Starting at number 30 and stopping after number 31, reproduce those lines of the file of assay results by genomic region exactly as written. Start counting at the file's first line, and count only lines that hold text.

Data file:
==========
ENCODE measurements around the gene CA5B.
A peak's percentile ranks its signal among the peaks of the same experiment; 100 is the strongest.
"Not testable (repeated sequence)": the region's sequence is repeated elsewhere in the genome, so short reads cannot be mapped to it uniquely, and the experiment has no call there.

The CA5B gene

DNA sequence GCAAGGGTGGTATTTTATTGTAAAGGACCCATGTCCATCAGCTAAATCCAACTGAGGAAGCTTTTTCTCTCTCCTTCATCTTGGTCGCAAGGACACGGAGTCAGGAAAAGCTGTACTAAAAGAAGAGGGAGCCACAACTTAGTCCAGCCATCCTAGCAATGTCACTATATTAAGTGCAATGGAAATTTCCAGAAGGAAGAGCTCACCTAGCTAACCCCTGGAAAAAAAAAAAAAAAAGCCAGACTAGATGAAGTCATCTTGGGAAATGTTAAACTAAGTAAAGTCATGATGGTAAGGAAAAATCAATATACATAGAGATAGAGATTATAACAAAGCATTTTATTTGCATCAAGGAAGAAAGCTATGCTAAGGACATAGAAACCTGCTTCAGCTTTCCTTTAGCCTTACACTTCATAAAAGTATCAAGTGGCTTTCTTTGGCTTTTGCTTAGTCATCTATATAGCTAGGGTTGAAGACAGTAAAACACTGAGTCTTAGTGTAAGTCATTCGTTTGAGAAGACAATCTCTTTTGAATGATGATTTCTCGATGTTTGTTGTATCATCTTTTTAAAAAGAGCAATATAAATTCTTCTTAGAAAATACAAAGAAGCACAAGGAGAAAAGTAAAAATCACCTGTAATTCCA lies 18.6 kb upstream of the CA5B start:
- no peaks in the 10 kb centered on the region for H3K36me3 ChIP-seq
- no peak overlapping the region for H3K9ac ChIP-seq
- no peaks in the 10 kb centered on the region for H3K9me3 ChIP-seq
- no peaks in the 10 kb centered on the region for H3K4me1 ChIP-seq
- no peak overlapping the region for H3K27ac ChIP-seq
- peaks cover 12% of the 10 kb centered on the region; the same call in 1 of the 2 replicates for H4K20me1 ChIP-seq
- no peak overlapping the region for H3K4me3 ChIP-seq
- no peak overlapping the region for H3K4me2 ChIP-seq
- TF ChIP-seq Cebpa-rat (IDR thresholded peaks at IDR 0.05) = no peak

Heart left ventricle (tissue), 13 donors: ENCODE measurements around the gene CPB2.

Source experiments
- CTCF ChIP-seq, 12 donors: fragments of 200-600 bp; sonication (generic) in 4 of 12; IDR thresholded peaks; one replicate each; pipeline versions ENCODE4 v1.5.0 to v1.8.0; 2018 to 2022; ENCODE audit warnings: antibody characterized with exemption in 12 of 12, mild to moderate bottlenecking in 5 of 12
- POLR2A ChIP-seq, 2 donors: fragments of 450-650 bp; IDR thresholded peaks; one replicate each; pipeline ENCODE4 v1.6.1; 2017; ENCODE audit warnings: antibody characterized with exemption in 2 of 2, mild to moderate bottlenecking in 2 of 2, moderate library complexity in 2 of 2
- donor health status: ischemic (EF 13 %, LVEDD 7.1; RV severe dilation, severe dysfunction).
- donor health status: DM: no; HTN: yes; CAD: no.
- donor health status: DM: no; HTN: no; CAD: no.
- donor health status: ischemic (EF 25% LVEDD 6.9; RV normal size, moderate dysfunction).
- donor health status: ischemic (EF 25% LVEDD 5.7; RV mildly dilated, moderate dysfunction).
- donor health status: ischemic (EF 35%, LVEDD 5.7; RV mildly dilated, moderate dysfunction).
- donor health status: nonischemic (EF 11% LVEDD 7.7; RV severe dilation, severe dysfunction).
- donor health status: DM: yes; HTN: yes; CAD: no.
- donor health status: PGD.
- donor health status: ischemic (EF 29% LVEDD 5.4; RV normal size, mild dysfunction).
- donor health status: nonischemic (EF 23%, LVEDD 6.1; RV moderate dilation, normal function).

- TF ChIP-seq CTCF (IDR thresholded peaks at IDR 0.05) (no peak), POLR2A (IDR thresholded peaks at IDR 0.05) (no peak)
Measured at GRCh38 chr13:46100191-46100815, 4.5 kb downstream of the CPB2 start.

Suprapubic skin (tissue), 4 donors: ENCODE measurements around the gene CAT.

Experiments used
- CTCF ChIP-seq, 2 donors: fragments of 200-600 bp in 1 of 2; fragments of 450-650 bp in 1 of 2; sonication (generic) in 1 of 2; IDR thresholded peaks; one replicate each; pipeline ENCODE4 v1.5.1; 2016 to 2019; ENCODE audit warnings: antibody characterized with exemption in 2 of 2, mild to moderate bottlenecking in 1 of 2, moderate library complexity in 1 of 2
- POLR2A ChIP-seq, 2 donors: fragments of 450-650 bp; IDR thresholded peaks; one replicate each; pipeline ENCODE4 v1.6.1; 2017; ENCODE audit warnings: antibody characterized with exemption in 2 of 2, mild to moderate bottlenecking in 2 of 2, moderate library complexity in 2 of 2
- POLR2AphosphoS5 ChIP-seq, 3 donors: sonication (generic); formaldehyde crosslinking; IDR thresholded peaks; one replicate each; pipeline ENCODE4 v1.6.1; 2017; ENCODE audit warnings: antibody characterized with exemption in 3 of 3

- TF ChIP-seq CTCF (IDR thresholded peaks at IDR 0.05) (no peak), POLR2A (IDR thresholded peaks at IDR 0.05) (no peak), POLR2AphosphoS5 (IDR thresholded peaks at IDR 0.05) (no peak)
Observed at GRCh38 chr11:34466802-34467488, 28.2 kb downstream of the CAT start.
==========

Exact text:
- TF ChIP-seq CTCF (IDR thresholded peaks at IDR 0.05) (no peak), POLR2A (IDR thresholded peaks at IDR 0.05) (no peak)
Measured at GRCh38 chr13:46100191-46100815, 4.5 kb downstream of the CPB2 start.